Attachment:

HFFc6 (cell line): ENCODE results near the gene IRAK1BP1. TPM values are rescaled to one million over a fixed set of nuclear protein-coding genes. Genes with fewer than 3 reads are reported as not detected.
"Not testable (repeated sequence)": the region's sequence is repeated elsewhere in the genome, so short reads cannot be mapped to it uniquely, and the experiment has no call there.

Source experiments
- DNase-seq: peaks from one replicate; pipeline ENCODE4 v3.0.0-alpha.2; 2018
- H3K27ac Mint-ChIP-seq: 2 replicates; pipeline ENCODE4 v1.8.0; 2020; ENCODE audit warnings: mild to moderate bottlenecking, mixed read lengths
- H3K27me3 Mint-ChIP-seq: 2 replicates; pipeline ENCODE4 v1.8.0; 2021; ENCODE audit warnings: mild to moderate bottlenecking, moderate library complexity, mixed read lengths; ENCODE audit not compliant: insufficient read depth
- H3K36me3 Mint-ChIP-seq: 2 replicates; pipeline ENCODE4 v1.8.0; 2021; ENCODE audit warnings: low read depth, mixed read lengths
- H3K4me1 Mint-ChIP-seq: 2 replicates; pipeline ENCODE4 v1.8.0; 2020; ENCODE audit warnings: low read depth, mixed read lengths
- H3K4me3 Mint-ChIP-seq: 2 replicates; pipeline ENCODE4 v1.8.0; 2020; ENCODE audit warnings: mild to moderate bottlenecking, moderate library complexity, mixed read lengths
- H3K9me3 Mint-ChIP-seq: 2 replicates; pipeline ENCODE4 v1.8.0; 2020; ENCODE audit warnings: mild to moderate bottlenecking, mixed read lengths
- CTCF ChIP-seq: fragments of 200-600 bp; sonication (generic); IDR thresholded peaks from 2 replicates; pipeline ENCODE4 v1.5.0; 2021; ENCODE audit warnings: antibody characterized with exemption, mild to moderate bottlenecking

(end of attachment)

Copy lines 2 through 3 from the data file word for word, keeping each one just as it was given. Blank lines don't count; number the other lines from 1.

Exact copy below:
"Not testable (repeated sequence)": the region's sequence is repeated elsewhere in the genome, so short reads cannot be mapped to it uniquely, and the experiment has no call there.

Source experiments